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Toronto has access to many, if not all types of legalized gaming and gambling. 

The provincial government under the crown corporation called the Ontario Lottery and Gaming Corporation, or more commonly referred to as the OLG controls gambling in the city of Toronto. 

The OLG is responsible for Ontario’s lotteries, commercial casinos, aboriginal casinos, charity casinos, bingo centers, and the slot machines available at horse racing tracks. The OLG promotes responsible gambling and fair gaming in Ontario. OLG generates $3.8 billion annually in economic activity in Ontario. 

Because the gaming industry is government controlled, this money is used for distribution into local and provincial charities, payments to the municipalities housing OLG gaming facilities, and into gambling addiction and education. The OLG also has a toll-free gambling helpline for Ontario residents.

Casino gambling in the downtown Toronto core is very limited. Toronto’s commercial casinos can actually be found outside the Toronto area, but they attract GTA residents and tourists alike. 

Such casinos include Fallsview Casino in Niagara Falls and Casino Rama in Orillia. They are noted for their size, decor, amenities, overnight accommodations, food and beverage, and live entertainment. They are often referred to as resort casinos due to these characteristics. 

Charity and aboriginal casinos can also be found outside of Toronto. For example, the Great Blue Heron Casino on Scugog Island outside of Toronto near Port Perry is owned by the Mississaugas of Scugog Island First Nations, where revenues are distributed amongst the various gaming bands partnered in the operation of the casino, as well as to various charities. 

The OLG manages all slot machines. Jackpot lotteries accessible for people of Toronto include the brands such as LottoMax, Super 7, Pro-Line, and 6/49. The legal age to purchase a lottery ticket in Toronto and in the province of Ontario is 18; however admittance into a casino is 19 due to the availability of alcohol on the premises. 

As of January 28, 2008 all lottery tickets in Ontario must be signed by the customer before a retailer can validate them to claim any cash prizes. Signing tickets helps in identifying them and can be traced back to the customer if ever lost and containing winning numbers. OLG retailers are found all across Toronto and the rest of the province. These are often kiosks and convenience stores where individuals can purchase lottery drawing and instant scratch tickets.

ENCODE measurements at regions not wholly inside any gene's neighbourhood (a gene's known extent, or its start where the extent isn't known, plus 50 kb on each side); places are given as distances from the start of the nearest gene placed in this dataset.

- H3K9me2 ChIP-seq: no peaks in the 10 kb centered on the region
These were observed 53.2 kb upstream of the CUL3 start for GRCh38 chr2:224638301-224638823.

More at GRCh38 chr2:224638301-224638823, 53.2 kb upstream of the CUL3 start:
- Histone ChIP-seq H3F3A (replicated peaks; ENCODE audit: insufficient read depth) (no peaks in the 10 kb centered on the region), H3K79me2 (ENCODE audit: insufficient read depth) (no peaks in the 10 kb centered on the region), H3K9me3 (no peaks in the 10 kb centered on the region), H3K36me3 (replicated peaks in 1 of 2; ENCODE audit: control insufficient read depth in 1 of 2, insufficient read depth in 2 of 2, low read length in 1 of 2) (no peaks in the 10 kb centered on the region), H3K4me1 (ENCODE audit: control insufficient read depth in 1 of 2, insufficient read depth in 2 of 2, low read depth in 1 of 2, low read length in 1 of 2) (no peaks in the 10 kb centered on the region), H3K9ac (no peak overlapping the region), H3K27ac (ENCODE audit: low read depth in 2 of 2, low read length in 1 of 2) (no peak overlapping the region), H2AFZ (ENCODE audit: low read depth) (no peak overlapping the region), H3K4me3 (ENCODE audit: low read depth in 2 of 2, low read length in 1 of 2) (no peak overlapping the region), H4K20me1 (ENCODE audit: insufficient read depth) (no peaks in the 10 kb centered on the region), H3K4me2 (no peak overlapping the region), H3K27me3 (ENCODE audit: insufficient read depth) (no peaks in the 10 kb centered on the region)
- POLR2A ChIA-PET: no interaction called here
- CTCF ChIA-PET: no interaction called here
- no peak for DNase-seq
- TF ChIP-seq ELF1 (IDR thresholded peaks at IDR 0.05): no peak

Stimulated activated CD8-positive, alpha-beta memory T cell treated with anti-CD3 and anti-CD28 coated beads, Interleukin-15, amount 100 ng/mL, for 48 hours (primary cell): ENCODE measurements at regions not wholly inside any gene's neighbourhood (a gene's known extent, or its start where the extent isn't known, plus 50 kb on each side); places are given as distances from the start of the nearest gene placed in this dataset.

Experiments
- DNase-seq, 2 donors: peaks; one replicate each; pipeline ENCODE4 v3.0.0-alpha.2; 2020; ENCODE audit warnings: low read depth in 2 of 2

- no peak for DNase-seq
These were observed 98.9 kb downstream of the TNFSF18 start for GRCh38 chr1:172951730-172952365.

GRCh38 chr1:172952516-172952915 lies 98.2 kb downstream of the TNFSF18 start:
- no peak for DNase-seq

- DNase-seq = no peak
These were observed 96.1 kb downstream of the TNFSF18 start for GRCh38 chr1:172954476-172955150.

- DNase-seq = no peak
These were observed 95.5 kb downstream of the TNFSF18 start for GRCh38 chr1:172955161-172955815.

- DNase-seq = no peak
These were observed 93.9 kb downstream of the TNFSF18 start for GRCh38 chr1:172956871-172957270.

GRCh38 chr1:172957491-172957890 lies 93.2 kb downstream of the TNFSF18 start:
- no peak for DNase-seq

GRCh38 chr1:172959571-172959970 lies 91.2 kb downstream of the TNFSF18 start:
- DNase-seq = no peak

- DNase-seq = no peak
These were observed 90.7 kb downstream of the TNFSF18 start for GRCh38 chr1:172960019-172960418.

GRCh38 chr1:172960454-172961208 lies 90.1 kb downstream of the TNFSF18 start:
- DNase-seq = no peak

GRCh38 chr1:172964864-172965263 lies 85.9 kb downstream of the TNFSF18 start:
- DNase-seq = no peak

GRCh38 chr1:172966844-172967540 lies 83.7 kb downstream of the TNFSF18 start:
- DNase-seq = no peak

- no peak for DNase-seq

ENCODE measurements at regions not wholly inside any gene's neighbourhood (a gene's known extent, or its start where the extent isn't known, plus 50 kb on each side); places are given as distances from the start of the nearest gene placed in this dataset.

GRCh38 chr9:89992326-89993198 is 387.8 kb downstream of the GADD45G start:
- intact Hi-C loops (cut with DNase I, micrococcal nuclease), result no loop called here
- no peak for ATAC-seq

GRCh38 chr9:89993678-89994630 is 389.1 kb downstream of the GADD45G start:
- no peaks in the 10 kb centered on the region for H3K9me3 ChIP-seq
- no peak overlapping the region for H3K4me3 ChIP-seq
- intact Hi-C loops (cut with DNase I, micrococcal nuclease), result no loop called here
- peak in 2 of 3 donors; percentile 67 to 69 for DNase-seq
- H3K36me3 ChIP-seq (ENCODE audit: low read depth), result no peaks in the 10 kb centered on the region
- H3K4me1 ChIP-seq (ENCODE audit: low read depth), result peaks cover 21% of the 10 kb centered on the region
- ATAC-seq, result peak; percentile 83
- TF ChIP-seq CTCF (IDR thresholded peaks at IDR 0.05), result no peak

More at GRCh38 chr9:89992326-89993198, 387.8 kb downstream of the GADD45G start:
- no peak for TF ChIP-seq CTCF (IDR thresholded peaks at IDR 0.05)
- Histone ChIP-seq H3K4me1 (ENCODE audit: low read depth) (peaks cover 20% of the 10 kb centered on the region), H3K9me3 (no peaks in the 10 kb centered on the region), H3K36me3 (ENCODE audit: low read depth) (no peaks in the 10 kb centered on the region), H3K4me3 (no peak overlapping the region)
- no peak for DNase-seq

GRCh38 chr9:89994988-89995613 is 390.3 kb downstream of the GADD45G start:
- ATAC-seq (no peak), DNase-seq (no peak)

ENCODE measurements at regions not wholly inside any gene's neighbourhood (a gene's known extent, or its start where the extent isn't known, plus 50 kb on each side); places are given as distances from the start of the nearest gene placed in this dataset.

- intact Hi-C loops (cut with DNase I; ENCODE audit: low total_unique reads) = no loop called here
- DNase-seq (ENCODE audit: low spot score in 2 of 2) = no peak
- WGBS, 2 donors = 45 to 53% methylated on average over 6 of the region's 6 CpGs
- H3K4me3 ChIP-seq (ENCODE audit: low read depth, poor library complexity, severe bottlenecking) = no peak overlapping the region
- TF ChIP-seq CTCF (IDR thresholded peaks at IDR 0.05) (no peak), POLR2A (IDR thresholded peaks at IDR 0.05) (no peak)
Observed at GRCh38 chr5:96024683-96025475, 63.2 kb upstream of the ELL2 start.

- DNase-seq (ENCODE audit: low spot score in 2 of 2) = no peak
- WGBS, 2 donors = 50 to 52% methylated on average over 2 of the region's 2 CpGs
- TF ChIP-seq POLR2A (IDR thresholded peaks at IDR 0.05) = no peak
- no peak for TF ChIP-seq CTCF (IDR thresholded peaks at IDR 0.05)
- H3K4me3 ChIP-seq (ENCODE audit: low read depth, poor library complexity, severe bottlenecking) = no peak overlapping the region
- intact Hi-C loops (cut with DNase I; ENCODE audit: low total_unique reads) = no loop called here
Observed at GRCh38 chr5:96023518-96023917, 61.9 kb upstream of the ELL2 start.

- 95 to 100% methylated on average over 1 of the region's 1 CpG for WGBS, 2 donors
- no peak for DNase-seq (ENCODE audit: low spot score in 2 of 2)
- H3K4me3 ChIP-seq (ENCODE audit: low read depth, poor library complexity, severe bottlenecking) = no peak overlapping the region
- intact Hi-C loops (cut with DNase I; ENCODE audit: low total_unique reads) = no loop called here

Horse racing is not controlled by the OLG. Woodbine Racetrack located in the North West end of Toronto is owned by Woodbine Entertainment Group and is a state-of-the-art facility boasting live Thoroughbred racing, slots, and dining

Woodbine Racetrack is the only live gambling facility in the city of Toronto. Locals and tourists who seek table gambling must travel at least an hour outside of the city either to the north or southwest to Casino Rama or Fallsview Casino. 

Mohawk Racetrack is also operated by Woodbine Entertainment Group and is located outside of Toronto in Campbellville Ontario. It features harness racing. Revenue from these tracks is sometimes used to increase horse racing purses. 

While both racetracks in and outside of Toronto offer on-premise betting, there are a handful of bar/entertainment establishments in Toronto and the Greater Toronto Area that offer betting and wagering and give out pay-outs for bets based on race results.

Forms of illegal gambling in Toronto and the rest of the province of Ontario goes directly into an individual’s pocket or into a private business or establishment not under the jurisdiction of the OLG.  While this can include gambling such as private card games in homes, it is not as easily as enforced and is frowned upon. The Ontario Provincial Police (OPP) have an illegal gambling unit that monitors illegal gambling in Ontario, since this form of gambling can often be linked to organized crime. 

Torontonians and other Ontarians have access to unregulated online gaming and gambling. Yet it has been announced as of August 2010 that the OLG plans to branch out over the next two years by offering online gambling sites directly controlled by the OLG for Ontario players, while maintaining its mission and ethics of player protection, secure transactions, and an online responsible gaming program.   This initiative was recently announced by Ontario Premier Dalton McGuinty in an effort to further stimulate the Ontario economy.

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